Figure 1. Plot of Estimated Detection Rate as a Function of Occupancy Rate. Detection rate increased as occupancy rate increased (p = 0.01) with no evident effect of year (p = 0.11). The fitted line from a simple linear regression of detection rate as a function of occupancy rate is shown.

Of the eight species evaluated only three of them showed a seasonal change in detection of 10 percent and this did not sufficiently bias regression coefficients to make practical changes to predicted probability of occurrence, nor did observer differences. Evaluation of hierarchical models (McKenzie’s) showed that uncertainty was greater when the hierarchical model was used for three of eight species but was unchanged for four of eight species. Complementarily, predictions of probability of occupancy using general linear regression were robust to choice of model method for four of eight species while predictions changed substantially for three of eight species. Predictions for species with detection higher than 87 percent were robust to each modeling method. In conclusion, we generally found detection rates to be high and logistic regression to be more reliable and interpretable for the development of predictive maps.

Models of spatial variation in colonization and extinction ranged from very simple (six species) to very complex (A. desertorum and S. altissimum). The effect of occupied neighborhood density was the only consistent predictor with greater colonization associated with greater occupied neighborhood density, coupled with lower extinction. Seven of the eight species responded to fire with the four annual Brassicaceae (A. desertorum, D. sophia,, L. perfoliatum, and S. altissimum) having higher colonization and lower extinction in the fire, and colonization decreased and extinction increased as time since fire increased.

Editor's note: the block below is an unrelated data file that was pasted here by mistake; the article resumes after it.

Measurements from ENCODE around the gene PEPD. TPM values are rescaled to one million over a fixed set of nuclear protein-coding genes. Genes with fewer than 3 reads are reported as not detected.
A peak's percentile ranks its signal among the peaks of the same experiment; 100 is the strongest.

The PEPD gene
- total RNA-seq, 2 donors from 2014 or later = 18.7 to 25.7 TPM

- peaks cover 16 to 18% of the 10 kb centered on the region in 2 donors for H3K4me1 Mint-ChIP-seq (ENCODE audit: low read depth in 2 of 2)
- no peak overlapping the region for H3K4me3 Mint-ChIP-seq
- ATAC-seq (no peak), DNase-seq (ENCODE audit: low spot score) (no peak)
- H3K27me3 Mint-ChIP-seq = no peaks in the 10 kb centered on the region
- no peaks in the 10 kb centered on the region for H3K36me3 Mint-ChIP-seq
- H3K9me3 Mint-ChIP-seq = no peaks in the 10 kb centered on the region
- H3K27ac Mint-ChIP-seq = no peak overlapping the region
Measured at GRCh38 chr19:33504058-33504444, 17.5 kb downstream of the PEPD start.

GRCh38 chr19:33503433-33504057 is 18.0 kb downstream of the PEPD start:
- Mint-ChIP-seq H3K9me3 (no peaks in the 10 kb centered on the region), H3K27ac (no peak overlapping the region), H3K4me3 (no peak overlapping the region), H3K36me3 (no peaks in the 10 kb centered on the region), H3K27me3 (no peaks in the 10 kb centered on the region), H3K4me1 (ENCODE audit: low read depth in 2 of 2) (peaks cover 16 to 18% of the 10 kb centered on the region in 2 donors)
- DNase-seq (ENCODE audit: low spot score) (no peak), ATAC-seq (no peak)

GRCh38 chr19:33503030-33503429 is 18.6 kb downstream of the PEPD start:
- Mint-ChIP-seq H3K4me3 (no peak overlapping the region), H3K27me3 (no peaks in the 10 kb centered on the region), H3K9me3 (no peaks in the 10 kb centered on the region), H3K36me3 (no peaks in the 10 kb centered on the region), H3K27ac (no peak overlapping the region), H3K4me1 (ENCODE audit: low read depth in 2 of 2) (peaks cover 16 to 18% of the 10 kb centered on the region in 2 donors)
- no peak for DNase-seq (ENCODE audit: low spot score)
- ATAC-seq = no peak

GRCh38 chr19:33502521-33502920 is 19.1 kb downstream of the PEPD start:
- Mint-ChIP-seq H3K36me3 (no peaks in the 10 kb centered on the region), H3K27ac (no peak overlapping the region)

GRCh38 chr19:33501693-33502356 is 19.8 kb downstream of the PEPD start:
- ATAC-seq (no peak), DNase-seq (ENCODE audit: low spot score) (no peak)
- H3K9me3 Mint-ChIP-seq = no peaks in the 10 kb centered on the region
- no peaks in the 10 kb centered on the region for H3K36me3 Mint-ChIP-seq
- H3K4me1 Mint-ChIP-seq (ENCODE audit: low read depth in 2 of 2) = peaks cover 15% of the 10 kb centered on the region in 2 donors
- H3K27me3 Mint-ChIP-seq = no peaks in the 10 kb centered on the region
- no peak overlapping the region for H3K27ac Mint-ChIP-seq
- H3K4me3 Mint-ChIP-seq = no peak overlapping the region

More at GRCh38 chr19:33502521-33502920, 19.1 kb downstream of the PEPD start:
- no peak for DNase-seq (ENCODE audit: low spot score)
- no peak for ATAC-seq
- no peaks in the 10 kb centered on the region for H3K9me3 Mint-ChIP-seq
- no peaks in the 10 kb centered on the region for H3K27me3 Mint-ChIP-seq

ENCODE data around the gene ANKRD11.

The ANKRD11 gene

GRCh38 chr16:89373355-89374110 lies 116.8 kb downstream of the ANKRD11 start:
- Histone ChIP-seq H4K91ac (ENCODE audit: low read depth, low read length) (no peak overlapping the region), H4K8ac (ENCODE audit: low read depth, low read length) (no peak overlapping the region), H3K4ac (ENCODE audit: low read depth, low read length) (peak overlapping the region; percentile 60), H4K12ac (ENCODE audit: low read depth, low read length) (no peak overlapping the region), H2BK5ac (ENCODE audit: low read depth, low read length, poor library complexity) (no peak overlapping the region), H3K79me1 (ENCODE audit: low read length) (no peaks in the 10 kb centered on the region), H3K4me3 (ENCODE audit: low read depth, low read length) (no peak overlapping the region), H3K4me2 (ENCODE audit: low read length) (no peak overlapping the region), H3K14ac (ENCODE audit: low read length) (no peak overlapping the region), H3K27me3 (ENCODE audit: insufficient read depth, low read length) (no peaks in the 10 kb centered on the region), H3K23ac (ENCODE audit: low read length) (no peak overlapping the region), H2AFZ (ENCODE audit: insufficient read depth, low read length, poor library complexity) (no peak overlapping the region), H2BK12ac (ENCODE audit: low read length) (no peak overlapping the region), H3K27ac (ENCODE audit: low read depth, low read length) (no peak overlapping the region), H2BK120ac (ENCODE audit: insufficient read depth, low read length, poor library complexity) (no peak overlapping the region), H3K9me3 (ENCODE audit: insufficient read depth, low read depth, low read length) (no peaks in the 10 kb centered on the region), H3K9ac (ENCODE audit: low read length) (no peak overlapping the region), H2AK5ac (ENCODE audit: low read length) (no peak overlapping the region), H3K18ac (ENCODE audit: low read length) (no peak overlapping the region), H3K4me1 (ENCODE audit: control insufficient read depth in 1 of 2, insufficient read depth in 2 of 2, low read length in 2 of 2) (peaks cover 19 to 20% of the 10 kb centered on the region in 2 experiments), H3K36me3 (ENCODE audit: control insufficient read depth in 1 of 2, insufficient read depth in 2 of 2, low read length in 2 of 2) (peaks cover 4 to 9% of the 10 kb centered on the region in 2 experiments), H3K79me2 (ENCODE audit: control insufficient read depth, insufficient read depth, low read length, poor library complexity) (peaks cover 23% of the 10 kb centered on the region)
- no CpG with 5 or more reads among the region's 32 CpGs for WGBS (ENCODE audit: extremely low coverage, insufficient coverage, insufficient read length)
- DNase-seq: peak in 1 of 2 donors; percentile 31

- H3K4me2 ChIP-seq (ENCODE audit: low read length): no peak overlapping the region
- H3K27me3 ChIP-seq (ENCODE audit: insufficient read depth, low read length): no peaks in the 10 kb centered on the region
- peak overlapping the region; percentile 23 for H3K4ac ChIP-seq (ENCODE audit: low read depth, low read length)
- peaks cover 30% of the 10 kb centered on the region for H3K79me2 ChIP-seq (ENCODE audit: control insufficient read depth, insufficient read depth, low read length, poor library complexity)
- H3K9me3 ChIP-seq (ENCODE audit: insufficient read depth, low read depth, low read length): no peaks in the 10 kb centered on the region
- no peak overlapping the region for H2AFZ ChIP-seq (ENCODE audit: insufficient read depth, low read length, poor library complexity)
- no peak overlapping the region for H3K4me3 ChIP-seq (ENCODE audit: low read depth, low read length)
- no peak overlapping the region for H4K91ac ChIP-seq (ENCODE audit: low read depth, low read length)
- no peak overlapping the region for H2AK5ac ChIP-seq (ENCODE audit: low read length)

Temporal information (2009-2010, 2010-2011) was only available for three species but suggested strong temporal dynamics for S. altissimum and C. nutans that corresponded with yearly climate differences, while A. cristatum followed the same general (increasing metapopulation size) trajectory for both years.

Biodiversity analysis: The ecological factors that have the greatest influence on vascular plant biodiversity are first and foremost the degree of disturbance, followed by the degree of seasonality - whether measured in terms of precipitation, temperature, or water deficit. The least explanatory variables included the abundance and diversity of NIS, as well as the historical legacy of fire. In all fire categories (Figure 2), introduced species (red vertical lines) are distributed evenly along the rank abundance of native species (black open circles), according to a Kolmogorov-Smirnov test, suggesting they add to, rather than replace, native plant diversity. A general trend along this fire chronology was that total plant diversity and the proportion of native plant species to NIS remained approximately the same. At the least, fire by itself did not decrease plant diversity or increase the proportion of NIS.

Figure 2
Figure 2. Rank Abundance (log10 frequency) for the Vascular Plant Species Sampled Along the 76 Transects and Stratified by Fire Interval, Within the INL Development Area.